It’s difficult to get your gardening mojo going when the weather is as cold and as challenging as it has been of late, isn’t it?

But even when snow lies thick and icy winds blow those “green shoots of recovery” are always there shouting “tomorrow”

We paid a welcome visit to Barbara Pilcher’s magical garden at Lisdoonan during the week and even though a thick blanket of snow lay over just about everything, we didn’t have to go too far to find slender green shoots sprouting happily, their fresh new green-ness in complete contrast to the big slabs of silvery white snow outside the windows of the greenhouse.

We made our way down through the garden along narrow little pathways, which Barbara’s husband Jonathan had scooped out and as we went Barbara pointed out some likely victims like Rosemary and Lavender. But while the physical weight of the snow had damaged some plants, especially the shrubs, others were expected to bounce back and Barbara, philosophical as ever, was making mental plans for what to prune and how, to help the garden to recover from its early spring shock.

As we crossed over the driveway into the potager, we passed through the beech hedge which was snow-laden, but looking fine and we marvelled at how well the clipped box looked, standing sentry-like at the door of the greenhouse, all bright green foliage and quirky shapes.

Inside thriving in the warmth, provided solely by the heat of sun on the glass, spinach, beans, coriander and other assorted herbs and vegetables were sprouting away awaiting warmer weather.

Talking of which, you might like to see a picture taken in Barbara and Jonathan’s garden of a more traditional springtime scene of dancing daffodils and you can hear Barbara talking about the varieties in question this week on the programme.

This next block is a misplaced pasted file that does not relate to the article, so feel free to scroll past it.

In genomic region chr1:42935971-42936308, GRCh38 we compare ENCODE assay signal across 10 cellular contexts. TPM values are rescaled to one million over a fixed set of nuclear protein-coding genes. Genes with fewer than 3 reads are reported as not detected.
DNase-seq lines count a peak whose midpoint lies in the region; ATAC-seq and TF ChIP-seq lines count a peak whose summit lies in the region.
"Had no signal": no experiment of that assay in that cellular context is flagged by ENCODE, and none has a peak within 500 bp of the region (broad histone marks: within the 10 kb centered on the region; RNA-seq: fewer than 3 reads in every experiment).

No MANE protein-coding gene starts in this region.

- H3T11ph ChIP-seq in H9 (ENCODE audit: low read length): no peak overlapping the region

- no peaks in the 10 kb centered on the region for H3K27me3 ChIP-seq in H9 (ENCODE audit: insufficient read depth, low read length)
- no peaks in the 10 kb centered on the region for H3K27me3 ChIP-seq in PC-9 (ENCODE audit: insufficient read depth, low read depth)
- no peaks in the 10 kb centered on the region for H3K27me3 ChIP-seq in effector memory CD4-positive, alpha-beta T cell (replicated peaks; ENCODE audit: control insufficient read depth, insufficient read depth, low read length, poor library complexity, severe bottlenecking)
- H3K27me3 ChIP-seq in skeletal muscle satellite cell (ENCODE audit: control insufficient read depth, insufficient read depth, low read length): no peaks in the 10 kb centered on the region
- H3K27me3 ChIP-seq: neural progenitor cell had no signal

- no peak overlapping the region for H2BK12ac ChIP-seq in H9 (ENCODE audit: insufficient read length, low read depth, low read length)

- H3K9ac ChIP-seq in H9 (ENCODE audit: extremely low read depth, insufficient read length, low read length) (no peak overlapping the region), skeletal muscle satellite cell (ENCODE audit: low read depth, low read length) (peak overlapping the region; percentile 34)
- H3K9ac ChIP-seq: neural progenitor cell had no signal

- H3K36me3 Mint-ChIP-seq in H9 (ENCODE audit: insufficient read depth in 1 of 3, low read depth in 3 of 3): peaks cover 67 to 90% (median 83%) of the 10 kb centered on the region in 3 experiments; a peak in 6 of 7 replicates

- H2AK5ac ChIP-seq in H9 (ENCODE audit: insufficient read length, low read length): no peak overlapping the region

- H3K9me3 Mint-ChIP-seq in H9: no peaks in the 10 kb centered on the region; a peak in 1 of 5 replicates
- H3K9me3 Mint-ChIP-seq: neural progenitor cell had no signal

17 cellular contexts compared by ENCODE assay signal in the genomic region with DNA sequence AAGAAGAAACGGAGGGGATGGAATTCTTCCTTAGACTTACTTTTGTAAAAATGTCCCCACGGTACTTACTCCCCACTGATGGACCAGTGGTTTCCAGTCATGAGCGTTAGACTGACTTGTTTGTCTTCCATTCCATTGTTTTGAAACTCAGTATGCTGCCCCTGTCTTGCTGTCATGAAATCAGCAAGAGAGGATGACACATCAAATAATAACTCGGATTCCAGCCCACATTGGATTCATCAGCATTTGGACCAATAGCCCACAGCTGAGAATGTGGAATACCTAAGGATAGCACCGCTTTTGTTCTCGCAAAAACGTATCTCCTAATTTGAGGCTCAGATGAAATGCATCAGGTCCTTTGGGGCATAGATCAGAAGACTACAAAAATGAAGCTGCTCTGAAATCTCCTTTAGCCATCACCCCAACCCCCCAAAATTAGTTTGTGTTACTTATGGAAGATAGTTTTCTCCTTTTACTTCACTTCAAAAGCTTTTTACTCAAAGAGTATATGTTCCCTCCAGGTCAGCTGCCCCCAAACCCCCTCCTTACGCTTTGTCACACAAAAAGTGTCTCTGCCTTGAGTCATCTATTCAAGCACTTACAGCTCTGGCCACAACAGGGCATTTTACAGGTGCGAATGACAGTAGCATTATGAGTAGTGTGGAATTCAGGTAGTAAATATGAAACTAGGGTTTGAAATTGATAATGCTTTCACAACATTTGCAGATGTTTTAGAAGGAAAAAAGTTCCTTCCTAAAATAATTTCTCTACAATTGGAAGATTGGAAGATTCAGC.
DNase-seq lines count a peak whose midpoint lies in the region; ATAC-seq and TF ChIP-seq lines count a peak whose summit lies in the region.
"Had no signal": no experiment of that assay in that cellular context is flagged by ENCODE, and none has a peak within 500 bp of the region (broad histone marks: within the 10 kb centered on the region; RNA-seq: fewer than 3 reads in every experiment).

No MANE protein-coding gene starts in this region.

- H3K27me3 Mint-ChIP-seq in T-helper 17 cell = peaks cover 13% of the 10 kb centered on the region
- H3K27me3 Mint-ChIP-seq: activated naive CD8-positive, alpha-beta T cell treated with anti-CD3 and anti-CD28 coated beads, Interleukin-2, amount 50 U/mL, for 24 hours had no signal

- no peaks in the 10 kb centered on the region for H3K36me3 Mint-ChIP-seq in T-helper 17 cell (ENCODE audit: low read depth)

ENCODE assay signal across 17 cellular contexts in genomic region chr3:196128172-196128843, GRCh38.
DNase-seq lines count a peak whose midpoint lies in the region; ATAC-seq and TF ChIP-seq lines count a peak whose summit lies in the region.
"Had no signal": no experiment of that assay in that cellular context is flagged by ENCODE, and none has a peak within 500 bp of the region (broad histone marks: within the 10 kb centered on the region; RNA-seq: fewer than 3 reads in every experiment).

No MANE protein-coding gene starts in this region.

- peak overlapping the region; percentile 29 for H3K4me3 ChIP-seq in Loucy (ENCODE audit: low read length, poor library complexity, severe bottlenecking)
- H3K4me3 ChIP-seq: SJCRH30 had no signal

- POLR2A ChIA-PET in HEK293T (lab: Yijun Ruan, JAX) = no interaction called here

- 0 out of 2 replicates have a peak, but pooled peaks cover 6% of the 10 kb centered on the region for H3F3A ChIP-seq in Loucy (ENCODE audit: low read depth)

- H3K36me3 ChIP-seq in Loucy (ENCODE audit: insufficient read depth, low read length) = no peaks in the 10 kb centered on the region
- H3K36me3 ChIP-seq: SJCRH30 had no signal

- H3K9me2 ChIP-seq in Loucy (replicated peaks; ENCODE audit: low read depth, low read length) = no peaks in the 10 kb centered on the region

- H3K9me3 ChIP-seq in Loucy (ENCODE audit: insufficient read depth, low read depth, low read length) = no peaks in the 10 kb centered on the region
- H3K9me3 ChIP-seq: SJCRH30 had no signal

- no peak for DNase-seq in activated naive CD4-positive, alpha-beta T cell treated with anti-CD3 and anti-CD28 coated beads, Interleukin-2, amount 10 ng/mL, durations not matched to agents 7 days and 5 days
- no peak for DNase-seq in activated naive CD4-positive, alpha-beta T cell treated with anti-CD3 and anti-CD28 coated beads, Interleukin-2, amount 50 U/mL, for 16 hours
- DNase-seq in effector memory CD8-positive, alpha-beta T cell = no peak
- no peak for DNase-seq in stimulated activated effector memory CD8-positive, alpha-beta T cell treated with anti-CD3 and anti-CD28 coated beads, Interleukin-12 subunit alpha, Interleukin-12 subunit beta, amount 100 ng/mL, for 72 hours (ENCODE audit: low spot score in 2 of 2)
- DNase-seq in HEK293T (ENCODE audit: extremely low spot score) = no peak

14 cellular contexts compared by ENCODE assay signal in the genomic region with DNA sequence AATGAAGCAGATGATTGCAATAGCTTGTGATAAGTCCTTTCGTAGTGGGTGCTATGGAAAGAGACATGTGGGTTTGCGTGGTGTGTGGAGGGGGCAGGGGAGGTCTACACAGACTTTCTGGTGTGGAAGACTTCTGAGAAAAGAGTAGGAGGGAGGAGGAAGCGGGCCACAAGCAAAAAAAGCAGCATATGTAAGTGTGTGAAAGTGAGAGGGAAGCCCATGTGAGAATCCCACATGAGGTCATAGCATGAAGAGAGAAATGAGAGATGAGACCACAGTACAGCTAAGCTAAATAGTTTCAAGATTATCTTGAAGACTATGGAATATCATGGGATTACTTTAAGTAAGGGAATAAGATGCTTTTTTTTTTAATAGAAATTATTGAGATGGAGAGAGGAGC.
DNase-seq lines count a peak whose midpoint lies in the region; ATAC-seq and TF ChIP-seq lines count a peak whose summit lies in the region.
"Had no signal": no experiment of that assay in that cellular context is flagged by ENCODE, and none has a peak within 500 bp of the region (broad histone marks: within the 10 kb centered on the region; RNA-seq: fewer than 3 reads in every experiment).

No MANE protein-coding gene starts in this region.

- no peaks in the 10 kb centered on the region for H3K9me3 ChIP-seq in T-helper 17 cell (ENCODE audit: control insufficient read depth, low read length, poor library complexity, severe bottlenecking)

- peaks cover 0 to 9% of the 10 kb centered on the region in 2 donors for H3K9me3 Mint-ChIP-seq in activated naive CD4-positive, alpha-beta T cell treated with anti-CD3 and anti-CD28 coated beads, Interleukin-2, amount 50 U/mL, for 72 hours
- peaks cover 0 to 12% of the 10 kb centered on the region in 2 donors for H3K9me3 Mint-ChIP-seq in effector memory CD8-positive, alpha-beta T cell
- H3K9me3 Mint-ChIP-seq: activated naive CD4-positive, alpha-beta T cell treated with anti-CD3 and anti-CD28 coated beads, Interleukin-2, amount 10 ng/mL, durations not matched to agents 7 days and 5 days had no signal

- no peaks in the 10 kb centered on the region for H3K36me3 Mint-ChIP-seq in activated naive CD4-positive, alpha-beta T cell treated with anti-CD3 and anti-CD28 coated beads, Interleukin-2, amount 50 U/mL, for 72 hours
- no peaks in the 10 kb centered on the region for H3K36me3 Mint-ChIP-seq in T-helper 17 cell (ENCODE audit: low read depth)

It is of course Easter and we called in to see Anne Fitzsimons from The Uncommon Garden as well this week. Our mission, to ask Anne to talk to us about plants with ancient, symbolic connections to Eastertide, and among the plants Anne chose to talk about were The Passionflower, The Lenten Rose and The Pulsatilla or Pasque Flower. You can hear their stories on this week’s programme.

We popped in to see Averil Milliken at Rowallane too, where tree surgeons and gardeners were busy doing their best to assess the damage caused to the gardens by the wind and the snow.

While they were working away we distracted ourselves by talking about cheery ideas for creating a springtime planter.

Jim Bradley made his way down from a snow-free Maghera and brought with him some more pretty daffodils so the studio became temporarily, a mini garden and you can see some pictures of the daffs which Jim brought on the Radio Ulster Facebook site.

All in all it’s been a busy week and I must say I’m looking forward to having a few days off so till next time from all of us on the Gardeners Corner team, good gardening and of course, a very happy Easter.